I need to state that my goal is to answer some answers. Starting my e-mail with the "I hope..." does not sound professional. Any alternatives you can provide me with?
0
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2answers
105 views

Is there a word for “one who decides (something)”? [duplicate]

"Decider" is not the word I am looking for. It is used only in context of a game. Can anyone help me with a word for "one who decides (something)", in general context?
1
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1answer
94 views

Etymology of “second to none”

second to none To the ears of a non-native speaker, mine anyway, this expression sounds very laborious. Where does it come from? Is it not contrary to the idea that English is a ...
7
votes
3answers
548 views

Why does to “take a powder” mean to run away or to leave?

From Flappers to Rappers: American youth slang by Dr. Thomas Dalzell cites "take a powder" as a 1930s expression meaning to run away or to leave. Does anyone have any ideas why taking a powder would ...
3
votes
2answers
83 views

Why does to “cheek it” mean to bluff?

From Flappers to Rappers: American Youth Slang by Dr. Thomas Dalzell cites the 1930s expression "cheek it" as meaning to bluff. I don't quite understand why and I'm hoping someone on here may help me ...
-1
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1answer
81 views

How do we use 'Stockholm syndrome' in a sentence?

How do we use 'Stockholm Syndrome' in a sentence? Can it be used for the things we hate?
0
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3answers
105 views

Synonym for the word “time card”

I'm looking for a synonym for the word "time card" or "clock card". I try to find a word for a card with which you can track your work times on a certain device your employe installs for its workers. ...
2
votes
3answers
91 views

“to spate” as a verb

As I was reading a book I came upon the following passage: And when rain at length arrives, how beneficent is its coming! Boisterously, richly, merrily it spates forth, like the large, hot ...
-2
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2answers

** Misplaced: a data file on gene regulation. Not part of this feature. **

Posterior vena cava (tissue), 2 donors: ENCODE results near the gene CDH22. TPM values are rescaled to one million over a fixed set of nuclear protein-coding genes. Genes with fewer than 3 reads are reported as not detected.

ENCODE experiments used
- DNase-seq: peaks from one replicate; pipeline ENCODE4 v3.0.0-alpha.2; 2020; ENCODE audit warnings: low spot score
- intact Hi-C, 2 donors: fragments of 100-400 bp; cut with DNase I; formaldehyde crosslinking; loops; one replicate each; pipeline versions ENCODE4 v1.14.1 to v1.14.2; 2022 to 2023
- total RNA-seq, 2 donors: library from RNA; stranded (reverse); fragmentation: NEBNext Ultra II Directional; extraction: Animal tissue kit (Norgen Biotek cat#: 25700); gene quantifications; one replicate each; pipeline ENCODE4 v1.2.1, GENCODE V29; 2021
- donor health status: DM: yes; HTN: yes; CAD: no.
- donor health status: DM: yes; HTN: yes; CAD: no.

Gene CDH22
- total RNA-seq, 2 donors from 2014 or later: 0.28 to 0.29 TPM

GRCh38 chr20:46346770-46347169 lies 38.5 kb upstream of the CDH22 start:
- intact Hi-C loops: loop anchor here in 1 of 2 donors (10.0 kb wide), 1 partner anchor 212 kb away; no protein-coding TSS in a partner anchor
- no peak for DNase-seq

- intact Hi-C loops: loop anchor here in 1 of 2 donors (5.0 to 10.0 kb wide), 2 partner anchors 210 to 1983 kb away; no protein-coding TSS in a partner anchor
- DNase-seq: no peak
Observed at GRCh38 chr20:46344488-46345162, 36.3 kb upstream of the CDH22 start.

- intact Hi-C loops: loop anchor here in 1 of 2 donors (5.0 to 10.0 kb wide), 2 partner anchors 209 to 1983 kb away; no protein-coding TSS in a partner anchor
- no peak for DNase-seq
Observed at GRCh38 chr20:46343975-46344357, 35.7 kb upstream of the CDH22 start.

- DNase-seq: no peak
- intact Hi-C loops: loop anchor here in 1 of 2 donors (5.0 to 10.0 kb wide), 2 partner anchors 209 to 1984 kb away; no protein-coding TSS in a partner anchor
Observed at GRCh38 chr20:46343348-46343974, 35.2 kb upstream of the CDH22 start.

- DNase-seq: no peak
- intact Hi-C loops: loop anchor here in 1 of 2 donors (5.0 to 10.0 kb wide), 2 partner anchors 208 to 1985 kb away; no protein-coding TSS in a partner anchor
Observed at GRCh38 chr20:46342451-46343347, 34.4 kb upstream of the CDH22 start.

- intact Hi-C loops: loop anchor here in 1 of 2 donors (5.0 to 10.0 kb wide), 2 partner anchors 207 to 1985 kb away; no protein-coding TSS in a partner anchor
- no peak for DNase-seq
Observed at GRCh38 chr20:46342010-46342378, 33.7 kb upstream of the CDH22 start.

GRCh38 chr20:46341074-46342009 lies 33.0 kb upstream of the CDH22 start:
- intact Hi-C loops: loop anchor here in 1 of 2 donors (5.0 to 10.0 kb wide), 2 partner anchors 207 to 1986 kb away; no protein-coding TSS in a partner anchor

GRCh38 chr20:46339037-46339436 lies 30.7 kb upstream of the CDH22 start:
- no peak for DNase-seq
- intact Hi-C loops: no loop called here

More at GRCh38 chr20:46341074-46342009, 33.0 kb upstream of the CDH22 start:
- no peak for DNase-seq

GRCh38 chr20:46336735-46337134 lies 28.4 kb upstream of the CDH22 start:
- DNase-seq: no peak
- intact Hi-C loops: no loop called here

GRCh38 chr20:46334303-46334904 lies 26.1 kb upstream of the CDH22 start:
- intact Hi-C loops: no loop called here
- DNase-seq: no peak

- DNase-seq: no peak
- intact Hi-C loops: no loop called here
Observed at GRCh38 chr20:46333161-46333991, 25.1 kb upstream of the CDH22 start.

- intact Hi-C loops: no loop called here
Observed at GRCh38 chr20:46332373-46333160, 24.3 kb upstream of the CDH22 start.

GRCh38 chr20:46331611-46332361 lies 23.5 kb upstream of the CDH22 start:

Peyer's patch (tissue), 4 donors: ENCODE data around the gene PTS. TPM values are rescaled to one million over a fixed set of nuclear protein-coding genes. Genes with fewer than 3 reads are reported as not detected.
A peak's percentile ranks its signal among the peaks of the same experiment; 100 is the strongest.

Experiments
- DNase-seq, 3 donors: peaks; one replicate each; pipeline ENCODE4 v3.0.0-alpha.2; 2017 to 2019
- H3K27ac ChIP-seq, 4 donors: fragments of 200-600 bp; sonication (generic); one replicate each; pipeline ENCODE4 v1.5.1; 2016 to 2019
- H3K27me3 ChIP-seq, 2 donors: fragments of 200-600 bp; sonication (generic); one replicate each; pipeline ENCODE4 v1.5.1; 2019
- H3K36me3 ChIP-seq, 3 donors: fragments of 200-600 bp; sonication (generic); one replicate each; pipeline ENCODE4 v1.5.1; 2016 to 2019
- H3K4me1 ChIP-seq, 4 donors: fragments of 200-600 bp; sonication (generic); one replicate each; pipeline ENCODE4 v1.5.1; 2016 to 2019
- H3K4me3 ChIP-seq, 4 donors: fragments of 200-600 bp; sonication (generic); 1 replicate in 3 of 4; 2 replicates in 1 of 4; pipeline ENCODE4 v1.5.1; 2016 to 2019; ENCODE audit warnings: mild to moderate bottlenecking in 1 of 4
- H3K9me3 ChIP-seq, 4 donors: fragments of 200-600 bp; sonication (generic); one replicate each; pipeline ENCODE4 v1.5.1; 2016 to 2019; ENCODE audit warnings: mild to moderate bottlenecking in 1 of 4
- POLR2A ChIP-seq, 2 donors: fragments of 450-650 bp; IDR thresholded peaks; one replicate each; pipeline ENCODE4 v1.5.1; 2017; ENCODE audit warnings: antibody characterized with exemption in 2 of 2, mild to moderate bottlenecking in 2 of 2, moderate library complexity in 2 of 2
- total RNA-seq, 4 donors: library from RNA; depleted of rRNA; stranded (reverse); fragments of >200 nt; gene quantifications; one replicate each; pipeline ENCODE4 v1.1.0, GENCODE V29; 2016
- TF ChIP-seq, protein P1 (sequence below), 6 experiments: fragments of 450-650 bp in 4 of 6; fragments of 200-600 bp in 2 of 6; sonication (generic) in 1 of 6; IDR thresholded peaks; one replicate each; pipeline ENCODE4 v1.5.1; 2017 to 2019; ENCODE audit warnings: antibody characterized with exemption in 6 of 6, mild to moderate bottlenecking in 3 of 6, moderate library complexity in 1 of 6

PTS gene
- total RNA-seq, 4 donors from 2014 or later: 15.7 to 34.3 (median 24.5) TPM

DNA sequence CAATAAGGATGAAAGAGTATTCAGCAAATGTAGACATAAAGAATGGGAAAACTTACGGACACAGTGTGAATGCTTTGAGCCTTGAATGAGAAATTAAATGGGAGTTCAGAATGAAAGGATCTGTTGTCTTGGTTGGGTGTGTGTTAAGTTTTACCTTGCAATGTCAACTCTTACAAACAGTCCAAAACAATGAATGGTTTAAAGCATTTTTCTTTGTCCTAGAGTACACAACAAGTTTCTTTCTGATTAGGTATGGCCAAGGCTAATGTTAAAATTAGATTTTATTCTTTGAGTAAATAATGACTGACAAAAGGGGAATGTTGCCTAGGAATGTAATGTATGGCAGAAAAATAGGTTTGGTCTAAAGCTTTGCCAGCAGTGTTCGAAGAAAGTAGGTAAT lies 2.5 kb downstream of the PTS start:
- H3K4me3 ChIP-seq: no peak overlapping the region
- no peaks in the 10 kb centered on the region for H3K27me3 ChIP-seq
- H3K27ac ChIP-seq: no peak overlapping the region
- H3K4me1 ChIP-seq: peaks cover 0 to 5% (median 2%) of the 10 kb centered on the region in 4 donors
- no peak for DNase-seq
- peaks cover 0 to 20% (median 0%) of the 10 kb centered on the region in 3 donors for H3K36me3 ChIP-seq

57 views

Have a sexed up weekend ahead! - is this correct [closed]

Have a sexed-up weekend ahead! This is what my friend told me. He wanted to convey that I have a good/crazy/exciting weekend. Does it make sense?
0
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2answers
60 views

'Master of the universe' or 'Nucleus of the universe'

Can I say: No one likes man thinks he is a nucleus of universe. I've just seen on some website the use of "master of the universe" I'd better use this word? And please correct my grammar.
1
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2answers
29 views

Rate & Review action?

What do we call the action of rating (with stars) and reviewing (commenting) together?
13
votes
5answers
4k views

You can’t have your cake and eat it too

If you've had your cake, haven't you already eaten it? So why can't you have it and eat it too? It doesn't seem to make sense.
1
vote
2answers
92 views

Is there a word or expression which defines a text or sentence which does not explain all of its terms? [closed]

I think I summed it up in the title, but to be more specific, check this sentence: "ECM is an umbrella term covering document management, web content management, search, collaboration, records ...
-1
votes
4answers
126 views

Can you spot if this is written by a native English speaker or not? [closed]

"An effective project plan can boost the success of the project being undertaken. It measures the project’s feasibility and assesses the risk associated. The plan helps weigh the decisions that are ...
0
votes
3answers
190 views

Do you hand something over or off?

I am looking for the correct American English expression and spelling. My particular context is that I am responsible for something precious, which I give to somebody else, who is then responsible ...
-1
votes
2answers
120 views

Why FYI is called slang word?

FYI is "For Your Information" But it is considered as a slang word: http://www.internetslang.com/FYI-meaning-definition.asp why?
44
votes
25answers
10k views

Is there a secular, non vulgar alternative to “for heaven's sake”?

I know for heaven's sake, for Pete's sake, for God's sake and for Christ's sake. All of those, however are religious references. The only non-religious equivalent phrases I know are for fuck's sake ...
0
votes
1answer
102 views

Old slang words for a kiss--cherry smashes and honey cooler--why?

Cherry smashes are defined as feeble kisses and a honey cooler is simply a kiss. Cherry smashes was slang from the 1920s and a honey cooler was slang from the 1930s. Any ideas why feeble kisses would ...